Sophie, our little double-pawed ball of sweetness was missing for about 18 or so hours. Two nights ago we called her in as the sun was about to set, but she didn't come. Sophie and her brother stay outside at night sometimes so we thought we'd just let her be out if she wanted to be out, but the next morning she still wasn't around which isn't typical.
I had experienced this once before. Porter, the most incredible cat I've ever known, didn't come home one night and he never came back. I had gone up to the field with him to water the sunflowers and as we were crossing the little bridge over our driveway he stopped and looked at something in the shallow water. I turned around and said, "Come on, Port". He stared at me for such a long time and I just looked back at him kind of interested in how long the gaze was lasting. Looking back I feel like it was our goodbye. I said "Alright fine, rascal" and the second I said that he jumped off the edge into the culverts. That was the last time I ever saw him. The fox that undoubtedly got Porter tried to get one of our chickens. I chased the fox who continued to chase the chicken. The three of us sprinted in a line down the driveway. The fox finally gave up, but the chicken had run off the property and was nowhere to be found.
That was two days after Port went missing. The reality caused my knees to bend and I sat in the yard crying. I knew Port wasn't coming back. My favorite chicken did end up squawking her way down the driveway two hours later (which blew my mind), but she has since fell victim to the fox and has been gone for about half a year.
You would think I would guard my animals like a sheep dog after these experiences, but they are animals and they know the dangers out there and they still prefer to be out... to see, to live, to experience. Temple Grandin says cats are still wild animals. Their natural instincts to survive have not been bred out of them. When the cat looks out the sliding glass door longingly, I'm going to let it out.
We went out to a late breakfast and got back around lunch time. Sophie still wasn't home and I did my best to accept the probable. Walter had said we shouldn't lose hope and that she might be stuck up a tree somewhere. Sophie loves to climb, but she always only goes so high because she absolutely can not climb down. She always just falls out of the tree and then goes scrambling off like a little bat. It's her thing. I think she actually thinks it's fun because she does it a lot... half way up a crab apple tree and then free fall down....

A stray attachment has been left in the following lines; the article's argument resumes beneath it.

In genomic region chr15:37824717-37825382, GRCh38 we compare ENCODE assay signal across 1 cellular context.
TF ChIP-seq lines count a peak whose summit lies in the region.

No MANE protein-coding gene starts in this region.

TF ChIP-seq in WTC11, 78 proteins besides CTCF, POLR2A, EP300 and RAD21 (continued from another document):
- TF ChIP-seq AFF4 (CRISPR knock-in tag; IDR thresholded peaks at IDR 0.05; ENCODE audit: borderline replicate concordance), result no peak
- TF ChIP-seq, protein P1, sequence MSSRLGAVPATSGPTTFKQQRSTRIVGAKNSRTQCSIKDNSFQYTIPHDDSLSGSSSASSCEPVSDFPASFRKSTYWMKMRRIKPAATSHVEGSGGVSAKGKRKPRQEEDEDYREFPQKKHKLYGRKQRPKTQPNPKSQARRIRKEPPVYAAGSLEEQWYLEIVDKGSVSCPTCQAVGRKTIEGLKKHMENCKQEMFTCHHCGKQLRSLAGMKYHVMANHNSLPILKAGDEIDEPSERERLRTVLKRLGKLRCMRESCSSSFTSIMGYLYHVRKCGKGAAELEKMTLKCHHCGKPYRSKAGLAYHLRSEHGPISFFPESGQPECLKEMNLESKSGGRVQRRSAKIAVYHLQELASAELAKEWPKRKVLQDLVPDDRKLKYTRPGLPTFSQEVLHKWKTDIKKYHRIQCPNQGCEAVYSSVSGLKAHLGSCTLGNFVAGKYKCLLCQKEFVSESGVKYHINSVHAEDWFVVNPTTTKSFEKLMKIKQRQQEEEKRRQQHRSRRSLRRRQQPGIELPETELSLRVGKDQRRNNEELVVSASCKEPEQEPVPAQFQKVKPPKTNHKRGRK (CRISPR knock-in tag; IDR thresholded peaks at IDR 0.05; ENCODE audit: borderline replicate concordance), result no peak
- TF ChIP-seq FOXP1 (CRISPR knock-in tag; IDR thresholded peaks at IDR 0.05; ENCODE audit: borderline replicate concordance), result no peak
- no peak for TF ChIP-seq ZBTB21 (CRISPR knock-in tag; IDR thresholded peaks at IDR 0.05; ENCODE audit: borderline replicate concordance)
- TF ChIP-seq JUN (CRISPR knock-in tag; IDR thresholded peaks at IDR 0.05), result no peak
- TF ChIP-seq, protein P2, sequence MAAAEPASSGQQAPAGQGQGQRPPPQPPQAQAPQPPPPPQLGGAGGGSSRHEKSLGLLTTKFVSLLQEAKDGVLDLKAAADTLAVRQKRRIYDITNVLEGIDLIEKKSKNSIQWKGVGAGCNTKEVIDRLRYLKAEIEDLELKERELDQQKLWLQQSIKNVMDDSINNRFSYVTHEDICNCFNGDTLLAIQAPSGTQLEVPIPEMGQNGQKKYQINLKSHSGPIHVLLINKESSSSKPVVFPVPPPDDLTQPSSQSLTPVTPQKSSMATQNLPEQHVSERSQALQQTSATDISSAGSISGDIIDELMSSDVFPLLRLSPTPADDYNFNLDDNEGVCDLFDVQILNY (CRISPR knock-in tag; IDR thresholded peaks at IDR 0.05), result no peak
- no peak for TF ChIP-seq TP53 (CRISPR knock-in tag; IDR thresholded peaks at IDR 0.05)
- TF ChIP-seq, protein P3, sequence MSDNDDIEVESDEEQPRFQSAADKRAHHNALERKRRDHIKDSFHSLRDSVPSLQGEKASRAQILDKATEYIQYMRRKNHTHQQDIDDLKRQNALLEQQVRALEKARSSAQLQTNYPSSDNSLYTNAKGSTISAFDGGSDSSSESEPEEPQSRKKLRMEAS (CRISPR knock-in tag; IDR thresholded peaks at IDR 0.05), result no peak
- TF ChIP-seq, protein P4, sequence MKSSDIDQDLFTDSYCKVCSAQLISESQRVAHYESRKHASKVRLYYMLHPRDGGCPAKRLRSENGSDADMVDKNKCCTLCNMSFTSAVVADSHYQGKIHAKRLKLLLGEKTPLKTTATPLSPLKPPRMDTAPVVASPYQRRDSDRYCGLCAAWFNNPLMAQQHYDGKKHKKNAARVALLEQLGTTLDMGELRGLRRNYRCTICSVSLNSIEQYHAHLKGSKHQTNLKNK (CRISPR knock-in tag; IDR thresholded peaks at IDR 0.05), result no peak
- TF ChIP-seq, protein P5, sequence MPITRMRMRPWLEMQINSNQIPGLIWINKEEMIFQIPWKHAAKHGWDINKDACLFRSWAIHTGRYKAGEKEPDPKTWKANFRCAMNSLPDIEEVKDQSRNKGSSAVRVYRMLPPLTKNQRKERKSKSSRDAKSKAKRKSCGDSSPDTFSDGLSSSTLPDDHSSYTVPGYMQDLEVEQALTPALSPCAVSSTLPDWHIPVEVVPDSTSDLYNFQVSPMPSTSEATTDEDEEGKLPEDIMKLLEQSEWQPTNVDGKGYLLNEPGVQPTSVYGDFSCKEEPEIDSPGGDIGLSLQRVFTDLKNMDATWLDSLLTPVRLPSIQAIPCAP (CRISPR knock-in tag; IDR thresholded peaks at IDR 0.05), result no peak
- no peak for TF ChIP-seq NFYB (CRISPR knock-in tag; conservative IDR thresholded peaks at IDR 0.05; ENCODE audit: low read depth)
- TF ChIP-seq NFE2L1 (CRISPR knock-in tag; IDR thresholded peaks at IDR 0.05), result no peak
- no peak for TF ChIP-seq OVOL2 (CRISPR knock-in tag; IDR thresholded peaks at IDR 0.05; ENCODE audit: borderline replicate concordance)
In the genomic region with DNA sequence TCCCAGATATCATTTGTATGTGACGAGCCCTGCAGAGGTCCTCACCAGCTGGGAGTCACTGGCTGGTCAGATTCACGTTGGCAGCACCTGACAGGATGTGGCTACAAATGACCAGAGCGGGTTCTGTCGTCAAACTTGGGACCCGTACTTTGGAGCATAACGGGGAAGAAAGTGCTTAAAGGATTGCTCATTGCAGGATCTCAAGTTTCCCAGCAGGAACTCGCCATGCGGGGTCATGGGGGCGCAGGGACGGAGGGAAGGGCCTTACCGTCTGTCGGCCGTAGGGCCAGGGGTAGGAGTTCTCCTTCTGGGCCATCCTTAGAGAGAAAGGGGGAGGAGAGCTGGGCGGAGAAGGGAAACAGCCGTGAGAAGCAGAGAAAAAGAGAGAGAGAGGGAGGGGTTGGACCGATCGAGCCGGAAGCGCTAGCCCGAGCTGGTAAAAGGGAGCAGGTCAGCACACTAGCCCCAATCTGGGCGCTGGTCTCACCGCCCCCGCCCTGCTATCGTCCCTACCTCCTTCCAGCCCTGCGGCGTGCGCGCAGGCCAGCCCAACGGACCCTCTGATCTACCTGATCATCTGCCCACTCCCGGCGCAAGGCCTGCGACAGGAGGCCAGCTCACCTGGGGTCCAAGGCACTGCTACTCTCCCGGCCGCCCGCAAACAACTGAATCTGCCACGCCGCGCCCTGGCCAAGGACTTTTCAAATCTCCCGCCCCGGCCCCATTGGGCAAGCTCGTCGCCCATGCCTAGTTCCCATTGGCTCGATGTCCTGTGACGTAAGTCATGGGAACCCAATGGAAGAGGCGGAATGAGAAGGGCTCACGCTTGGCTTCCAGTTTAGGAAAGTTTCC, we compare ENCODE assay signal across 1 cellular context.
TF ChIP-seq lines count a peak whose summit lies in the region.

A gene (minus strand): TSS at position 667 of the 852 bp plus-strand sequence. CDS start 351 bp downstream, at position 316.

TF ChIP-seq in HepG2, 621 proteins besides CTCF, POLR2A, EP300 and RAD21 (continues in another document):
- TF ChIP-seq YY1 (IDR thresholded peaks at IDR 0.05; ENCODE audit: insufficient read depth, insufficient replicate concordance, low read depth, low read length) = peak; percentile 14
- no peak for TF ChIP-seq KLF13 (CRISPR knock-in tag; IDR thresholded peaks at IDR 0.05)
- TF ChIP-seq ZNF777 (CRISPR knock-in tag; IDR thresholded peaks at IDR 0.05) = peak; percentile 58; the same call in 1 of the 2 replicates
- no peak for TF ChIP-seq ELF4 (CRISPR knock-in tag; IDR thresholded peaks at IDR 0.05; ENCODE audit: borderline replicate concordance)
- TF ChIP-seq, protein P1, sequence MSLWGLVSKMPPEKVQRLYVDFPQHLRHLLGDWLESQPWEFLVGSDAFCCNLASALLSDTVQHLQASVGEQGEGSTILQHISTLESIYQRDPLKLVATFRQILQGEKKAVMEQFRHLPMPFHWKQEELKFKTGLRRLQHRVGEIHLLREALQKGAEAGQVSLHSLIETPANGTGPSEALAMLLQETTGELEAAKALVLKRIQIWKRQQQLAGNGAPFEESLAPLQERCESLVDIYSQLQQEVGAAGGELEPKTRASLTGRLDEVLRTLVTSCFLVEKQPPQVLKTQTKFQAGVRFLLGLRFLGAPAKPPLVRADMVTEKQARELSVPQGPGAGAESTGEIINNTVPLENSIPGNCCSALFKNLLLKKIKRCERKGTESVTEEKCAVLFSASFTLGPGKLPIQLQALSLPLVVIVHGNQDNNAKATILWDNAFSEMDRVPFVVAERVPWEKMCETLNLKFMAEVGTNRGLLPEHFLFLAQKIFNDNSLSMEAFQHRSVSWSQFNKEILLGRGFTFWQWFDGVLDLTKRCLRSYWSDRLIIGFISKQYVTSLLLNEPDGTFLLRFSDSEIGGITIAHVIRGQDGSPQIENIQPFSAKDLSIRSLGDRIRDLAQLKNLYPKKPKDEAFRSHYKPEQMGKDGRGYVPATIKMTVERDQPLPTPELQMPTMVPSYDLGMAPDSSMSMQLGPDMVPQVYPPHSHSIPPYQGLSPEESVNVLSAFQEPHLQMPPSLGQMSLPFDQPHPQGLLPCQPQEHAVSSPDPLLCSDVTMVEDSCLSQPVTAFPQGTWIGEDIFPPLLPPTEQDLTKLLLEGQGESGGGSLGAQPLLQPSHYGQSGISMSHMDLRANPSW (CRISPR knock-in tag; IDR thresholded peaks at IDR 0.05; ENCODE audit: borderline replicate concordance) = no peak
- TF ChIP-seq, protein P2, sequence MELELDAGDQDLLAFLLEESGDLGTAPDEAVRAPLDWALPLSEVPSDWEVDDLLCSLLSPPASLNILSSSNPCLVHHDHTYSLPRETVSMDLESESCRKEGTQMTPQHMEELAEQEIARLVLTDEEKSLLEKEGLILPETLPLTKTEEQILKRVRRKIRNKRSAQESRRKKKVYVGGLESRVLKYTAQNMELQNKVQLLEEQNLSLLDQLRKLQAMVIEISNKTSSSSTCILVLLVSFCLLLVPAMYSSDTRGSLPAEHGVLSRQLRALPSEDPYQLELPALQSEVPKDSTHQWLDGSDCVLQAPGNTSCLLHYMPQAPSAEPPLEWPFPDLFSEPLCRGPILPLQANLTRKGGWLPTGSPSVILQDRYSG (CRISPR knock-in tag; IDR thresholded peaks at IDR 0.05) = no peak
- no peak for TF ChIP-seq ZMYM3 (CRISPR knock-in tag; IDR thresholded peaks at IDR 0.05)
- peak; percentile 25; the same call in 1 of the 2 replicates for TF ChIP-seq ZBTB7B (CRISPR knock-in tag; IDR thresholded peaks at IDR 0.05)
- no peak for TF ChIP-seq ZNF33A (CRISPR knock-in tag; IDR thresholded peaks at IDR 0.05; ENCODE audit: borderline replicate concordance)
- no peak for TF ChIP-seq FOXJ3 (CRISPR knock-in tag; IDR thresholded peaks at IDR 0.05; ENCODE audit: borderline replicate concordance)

I went to the spot she usually hangs out in. It's over by the chicken coop where the chipmunks come out to eat the expensive organic chicken feed.
I called her name and she responded instantly. I couldn't believe it. The poor thing had climbed to the very top of a tree with absolutely no branches on it. She had been up there for a solid night and half a day and looked completely and totally displeased with life.
She was nervous. Her cry was constant, drawn out, and exhausted sounding.
Caiti tried to offer her a small tree that had a few branches on it, but Soph didn't deem it safe enough. Later on she did use the branch I offered to her which actually ended up being a bad idea. Once she put her weight on it I couldn't hold the stick up. Luckily, disaster was avoided when she realized I couldn't hold her weight on a stick and balance in a spindly tree and she stepped off.
It took us about an hour to get her down, but eventually we did. I climbed up the spindly pine tree that was growing somewhat close to the branchless tree that Sophie was in and tried to coax her to jump to me. She almost did. She wanted to so badly, but it was a scary jump to make with bad footing and she was so tired.
I wasn't getting anywhere with Soph so I made my way back down the tree. My dad was visiting and he was nervous about the tiny little branches I was using to climb the tree. The top of the tree was only as thick as most branches are and it bent with my weight. Getting down was a bit of a task...
Cait and I went and sat on the back deck, and moments after Caiti jokingly said, "I'm just waiting to hear the sound of something crashing down from the top of the trees," just that happened. We heard the sound of breaking sticks and the top of the trees shook. I ran over worried that she would fall...
And now we've come to the crazy part...
The little cat had attempted to jump to the tree I had just been in, but she didn't make it. You have to look closely because I didn't have the right lens and the pictures are a bit difficult to make out, but she is actually cradled on her back in between the tree she was on and the tree she was trying to get to...
She stayed this way for a surprisingly long time. I think she had either given up on life or was taking advantage of the fact that she could rest for a moment. What was she resting on? I don't really know. I think she was partly levitating. She had reached some sort of enlightenment in her near death experience and now had the ability to float.
Somehow she scrambled her way out of this situation and go to the other tree. She was too tried to climb down and only cried. I made my way back up the tree and she collapsed into my arms. She didn't even slightly attempt to reach for the tree as I awkwardly climbed down. I would have to drape her over my shoulder or lay her on my knee as I inched my way back down. She just stayed wherever I placed her.
Once I got low enough I dropped her to Cait who caught her. Today Soph is back to her loving, purring self, but for the rest of the day yesterday she was on top alert looking for whatever had treed her.
Oh... the life of a cat in NH.